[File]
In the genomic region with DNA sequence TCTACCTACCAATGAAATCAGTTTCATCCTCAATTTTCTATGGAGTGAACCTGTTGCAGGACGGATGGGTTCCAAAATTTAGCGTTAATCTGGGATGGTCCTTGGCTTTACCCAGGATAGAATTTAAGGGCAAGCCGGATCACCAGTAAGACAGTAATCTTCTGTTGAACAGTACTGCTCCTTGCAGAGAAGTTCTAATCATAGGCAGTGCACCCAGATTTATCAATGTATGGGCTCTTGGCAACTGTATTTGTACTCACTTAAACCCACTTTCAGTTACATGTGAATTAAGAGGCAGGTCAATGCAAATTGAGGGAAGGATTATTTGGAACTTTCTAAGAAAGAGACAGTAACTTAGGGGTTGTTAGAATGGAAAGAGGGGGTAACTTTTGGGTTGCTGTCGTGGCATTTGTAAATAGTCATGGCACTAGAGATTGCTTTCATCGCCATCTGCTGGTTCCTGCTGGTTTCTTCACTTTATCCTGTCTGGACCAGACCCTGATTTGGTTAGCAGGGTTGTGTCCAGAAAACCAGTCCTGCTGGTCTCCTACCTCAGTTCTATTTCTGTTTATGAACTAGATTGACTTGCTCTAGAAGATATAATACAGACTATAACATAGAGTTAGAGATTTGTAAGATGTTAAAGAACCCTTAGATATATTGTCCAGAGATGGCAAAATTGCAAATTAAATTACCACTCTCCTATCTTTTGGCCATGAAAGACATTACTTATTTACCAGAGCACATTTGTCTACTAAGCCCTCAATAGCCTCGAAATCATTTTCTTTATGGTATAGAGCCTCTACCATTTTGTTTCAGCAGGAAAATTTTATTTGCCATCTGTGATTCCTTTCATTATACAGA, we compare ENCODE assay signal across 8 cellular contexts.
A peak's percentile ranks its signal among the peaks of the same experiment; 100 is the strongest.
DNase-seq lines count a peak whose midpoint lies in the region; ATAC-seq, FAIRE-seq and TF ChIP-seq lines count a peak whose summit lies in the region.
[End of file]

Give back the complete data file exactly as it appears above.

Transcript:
In the genomic region with DNA sequence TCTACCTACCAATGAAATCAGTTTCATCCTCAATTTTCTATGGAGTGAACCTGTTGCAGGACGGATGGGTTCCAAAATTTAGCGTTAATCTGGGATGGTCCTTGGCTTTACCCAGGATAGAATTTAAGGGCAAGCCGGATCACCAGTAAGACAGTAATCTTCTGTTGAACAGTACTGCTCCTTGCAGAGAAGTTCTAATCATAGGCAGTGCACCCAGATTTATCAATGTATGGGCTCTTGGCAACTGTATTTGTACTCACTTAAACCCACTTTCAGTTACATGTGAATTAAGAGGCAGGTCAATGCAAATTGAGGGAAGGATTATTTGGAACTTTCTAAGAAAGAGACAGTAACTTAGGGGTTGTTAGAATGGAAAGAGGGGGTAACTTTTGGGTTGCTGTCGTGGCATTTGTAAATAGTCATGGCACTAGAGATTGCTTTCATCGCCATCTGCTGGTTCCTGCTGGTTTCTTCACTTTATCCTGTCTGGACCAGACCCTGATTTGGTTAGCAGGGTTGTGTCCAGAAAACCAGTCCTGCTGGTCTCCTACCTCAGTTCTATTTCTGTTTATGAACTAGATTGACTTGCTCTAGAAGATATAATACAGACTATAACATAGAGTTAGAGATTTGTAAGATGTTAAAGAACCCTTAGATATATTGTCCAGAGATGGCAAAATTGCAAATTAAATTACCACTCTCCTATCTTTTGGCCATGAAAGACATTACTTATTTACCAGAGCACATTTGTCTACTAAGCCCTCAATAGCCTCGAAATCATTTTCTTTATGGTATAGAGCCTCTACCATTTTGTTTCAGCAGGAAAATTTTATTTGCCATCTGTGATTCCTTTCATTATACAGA, we compare ENCODE assay signal across 8 cellular contexts.
A peak's percentile ranks its signal among the peaks of the same experiment; 100 is the strongest.
DNase-seq lines count a peak whose midpoint lies in the region; ATAC-seq, FAIRE-seq and TF ChIP-seq lines count a peak whose summit lies in the region.